Even though the Benedict option might be acceptable within contemporary American society, it does seem to be founded on an oversimplified and questionable narrative of the Benedictine charism. According to Dreher, “Benedict Option politics begins with recognition that Western society is post-Christian.” He grounds this option in our contemporary context, not only by interpreting contemporary Western societies as the beginning of a “post-Christian Dark era,” but also by asserting St. Benedict’s rule as a response to paganism.
Well, not quite. The Roman Empire had been officially Christian for nearly two centuries when it collapsed in the West. The barbarians who overthrew the imperial government were Christians too, of a sort (Arians, therefore heretics — but not pagans). Benedict’s was a response not to paganism, but to the chaos that resulted from the fall of Roman order. And as I point out in the book, St. Benedict did not set out to “make Rome great again” or anything like it. He only wanted to live in resilient, vowed Christian community as an alternative to the vice and chaos outside. From The Benedict Option:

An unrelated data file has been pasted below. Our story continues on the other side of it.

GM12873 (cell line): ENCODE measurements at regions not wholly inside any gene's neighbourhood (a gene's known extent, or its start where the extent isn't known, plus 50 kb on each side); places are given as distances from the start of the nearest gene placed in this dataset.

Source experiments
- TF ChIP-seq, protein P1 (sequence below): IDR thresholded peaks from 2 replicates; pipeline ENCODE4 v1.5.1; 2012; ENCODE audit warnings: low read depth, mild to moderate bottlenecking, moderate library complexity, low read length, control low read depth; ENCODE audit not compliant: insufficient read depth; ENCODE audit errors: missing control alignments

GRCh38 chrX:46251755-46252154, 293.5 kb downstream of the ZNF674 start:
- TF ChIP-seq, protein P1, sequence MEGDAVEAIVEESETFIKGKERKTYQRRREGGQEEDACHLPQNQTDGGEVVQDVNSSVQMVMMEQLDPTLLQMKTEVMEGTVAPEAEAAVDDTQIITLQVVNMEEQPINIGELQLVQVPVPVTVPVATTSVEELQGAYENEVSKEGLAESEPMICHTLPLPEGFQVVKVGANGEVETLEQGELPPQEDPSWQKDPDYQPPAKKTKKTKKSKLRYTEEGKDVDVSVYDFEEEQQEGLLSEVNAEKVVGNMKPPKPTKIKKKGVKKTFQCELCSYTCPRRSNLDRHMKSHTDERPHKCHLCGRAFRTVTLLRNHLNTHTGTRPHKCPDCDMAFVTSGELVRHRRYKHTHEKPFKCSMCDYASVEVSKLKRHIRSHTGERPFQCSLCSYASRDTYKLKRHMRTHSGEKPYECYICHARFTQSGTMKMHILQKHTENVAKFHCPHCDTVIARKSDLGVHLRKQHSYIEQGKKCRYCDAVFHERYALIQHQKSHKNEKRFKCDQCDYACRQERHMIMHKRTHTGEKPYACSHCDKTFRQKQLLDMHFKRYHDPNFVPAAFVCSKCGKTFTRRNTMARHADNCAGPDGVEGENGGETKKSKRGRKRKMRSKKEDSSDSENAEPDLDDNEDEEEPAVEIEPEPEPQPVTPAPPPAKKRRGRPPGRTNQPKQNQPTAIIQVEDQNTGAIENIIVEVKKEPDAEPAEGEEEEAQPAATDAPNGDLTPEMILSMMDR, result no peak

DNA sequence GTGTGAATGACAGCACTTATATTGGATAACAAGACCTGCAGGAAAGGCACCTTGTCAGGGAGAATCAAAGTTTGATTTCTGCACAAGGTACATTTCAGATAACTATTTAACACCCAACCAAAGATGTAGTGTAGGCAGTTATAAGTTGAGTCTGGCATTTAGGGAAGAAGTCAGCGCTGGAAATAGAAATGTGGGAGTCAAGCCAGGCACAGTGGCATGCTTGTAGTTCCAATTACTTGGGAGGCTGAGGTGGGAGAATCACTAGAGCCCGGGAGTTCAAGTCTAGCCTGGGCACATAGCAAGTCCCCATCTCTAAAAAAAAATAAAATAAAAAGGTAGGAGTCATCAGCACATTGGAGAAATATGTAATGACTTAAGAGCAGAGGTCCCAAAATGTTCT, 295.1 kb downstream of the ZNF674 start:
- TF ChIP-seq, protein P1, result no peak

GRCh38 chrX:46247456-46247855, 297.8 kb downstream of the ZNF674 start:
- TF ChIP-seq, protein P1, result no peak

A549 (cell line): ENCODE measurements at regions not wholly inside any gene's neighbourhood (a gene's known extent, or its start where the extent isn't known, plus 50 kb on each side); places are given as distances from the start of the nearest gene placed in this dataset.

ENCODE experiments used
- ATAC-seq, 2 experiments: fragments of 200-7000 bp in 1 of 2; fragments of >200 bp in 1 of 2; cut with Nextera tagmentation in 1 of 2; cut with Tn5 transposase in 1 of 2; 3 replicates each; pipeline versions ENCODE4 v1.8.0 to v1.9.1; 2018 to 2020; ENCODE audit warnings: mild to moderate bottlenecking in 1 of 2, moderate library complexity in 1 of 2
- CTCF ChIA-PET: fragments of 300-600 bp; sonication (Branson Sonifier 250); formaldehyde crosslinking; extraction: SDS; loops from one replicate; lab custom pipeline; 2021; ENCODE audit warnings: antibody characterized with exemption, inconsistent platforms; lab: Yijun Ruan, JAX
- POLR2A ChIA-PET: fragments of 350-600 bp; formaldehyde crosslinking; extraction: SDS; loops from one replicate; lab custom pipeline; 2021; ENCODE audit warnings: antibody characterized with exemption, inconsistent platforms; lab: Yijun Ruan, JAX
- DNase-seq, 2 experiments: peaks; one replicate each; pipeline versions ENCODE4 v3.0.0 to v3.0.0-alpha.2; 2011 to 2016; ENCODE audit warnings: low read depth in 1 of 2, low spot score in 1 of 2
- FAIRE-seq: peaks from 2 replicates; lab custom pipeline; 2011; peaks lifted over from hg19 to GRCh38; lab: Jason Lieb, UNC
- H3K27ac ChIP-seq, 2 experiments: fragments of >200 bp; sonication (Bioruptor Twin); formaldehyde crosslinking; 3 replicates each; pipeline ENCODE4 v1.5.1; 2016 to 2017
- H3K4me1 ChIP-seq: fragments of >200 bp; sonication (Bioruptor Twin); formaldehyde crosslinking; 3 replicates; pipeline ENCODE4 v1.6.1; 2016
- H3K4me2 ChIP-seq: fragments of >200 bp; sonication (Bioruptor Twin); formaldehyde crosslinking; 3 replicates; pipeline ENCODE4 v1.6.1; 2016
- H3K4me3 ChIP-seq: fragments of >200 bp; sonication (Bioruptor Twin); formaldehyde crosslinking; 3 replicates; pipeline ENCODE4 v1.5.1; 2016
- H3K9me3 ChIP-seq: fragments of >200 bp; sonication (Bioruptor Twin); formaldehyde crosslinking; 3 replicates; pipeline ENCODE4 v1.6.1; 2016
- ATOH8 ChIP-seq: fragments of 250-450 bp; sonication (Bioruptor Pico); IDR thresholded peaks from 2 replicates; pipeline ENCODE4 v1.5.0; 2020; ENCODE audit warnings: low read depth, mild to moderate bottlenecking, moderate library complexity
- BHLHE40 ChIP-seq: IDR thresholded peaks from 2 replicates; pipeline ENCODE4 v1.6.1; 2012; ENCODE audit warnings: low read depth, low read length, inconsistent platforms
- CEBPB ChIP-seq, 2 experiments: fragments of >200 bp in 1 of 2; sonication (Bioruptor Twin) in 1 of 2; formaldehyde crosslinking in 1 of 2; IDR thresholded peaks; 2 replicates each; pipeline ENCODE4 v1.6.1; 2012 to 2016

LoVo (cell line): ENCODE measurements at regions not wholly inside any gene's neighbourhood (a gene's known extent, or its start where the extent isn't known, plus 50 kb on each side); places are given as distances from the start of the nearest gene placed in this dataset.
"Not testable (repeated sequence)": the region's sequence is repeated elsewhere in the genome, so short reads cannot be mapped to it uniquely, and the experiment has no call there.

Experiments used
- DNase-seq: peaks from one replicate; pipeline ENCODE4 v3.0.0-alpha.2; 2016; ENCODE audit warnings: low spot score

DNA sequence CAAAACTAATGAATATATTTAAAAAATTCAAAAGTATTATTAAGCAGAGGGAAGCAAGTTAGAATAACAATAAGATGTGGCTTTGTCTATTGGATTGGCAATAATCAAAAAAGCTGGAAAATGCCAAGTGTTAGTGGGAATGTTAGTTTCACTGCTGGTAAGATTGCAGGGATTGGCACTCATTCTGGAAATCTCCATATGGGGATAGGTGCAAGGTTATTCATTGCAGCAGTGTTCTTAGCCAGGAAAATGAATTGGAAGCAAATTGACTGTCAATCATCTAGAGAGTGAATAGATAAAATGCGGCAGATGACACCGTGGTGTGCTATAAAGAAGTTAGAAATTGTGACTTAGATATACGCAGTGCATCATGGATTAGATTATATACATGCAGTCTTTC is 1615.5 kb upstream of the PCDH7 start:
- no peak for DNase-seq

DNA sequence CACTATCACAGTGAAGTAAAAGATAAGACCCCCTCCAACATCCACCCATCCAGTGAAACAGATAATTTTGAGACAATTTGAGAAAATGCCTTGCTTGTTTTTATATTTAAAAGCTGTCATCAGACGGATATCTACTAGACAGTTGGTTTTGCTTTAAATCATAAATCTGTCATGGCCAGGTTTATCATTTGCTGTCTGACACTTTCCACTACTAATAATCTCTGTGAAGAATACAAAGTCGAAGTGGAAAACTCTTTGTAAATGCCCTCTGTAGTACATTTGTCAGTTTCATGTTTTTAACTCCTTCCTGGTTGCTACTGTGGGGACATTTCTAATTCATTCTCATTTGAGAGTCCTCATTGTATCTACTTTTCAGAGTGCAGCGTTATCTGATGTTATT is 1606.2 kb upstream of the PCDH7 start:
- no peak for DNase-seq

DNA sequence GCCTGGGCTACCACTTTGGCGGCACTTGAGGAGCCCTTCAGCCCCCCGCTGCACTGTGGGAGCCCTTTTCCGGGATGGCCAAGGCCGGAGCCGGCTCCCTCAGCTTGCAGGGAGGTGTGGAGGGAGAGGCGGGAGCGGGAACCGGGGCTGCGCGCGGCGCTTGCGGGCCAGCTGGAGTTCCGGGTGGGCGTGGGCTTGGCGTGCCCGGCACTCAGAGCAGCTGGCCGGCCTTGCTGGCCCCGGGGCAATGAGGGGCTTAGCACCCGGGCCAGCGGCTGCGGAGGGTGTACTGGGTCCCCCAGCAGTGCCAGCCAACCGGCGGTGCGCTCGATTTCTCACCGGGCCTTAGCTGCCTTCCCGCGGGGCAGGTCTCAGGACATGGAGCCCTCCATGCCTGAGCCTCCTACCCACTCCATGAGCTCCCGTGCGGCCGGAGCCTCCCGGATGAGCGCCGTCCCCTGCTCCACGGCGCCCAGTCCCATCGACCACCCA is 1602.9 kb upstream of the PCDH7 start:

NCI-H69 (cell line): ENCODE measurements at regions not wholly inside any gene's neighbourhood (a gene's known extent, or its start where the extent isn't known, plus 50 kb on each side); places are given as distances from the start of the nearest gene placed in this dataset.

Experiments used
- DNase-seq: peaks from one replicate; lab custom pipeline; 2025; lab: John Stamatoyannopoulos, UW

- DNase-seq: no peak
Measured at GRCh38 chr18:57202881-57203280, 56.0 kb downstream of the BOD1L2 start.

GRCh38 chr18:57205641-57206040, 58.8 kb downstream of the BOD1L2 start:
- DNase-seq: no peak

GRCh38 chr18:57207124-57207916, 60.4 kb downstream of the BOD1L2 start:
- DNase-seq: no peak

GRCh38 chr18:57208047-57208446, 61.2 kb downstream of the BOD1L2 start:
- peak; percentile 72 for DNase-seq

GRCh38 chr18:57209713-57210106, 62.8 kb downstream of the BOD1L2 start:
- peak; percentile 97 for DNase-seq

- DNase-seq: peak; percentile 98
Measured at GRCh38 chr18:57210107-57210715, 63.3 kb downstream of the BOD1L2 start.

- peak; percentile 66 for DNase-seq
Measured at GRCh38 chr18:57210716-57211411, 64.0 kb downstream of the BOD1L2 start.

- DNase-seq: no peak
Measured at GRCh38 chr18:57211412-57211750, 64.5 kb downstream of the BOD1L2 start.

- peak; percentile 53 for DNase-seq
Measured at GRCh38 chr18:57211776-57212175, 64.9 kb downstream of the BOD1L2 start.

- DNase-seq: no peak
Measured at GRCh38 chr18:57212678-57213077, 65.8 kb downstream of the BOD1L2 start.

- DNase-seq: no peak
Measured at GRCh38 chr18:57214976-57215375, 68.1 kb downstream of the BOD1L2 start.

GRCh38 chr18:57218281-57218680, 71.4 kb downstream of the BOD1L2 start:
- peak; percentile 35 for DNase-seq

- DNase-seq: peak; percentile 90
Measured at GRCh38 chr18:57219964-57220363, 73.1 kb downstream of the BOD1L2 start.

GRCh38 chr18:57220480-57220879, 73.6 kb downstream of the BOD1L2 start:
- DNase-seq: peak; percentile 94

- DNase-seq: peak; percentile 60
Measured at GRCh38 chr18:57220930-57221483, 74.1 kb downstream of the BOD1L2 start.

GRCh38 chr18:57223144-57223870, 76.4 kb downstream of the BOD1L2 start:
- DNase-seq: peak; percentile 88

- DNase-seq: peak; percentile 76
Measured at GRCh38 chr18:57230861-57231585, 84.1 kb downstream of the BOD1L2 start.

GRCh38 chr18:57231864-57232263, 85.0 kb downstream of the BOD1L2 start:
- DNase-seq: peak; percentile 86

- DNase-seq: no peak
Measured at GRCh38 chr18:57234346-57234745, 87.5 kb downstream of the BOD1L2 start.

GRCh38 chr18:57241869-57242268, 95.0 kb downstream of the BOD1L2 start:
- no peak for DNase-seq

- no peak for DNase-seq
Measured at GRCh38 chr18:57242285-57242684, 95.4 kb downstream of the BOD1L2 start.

It all grew from the mustard seed of faith planted by a faithful young Italian who wanted nothing more than to seek and to serve God in a community of faith constructed to withstand the chaos and decadence all around them. Benedict’s example gives us hope today, because it reveals what a small cohort of believers who respond creatively to the challenges of their own time and place can accomplish by channeling the grace that flows through them from their radical openness to God, and embodying that grace in a distinct way of life.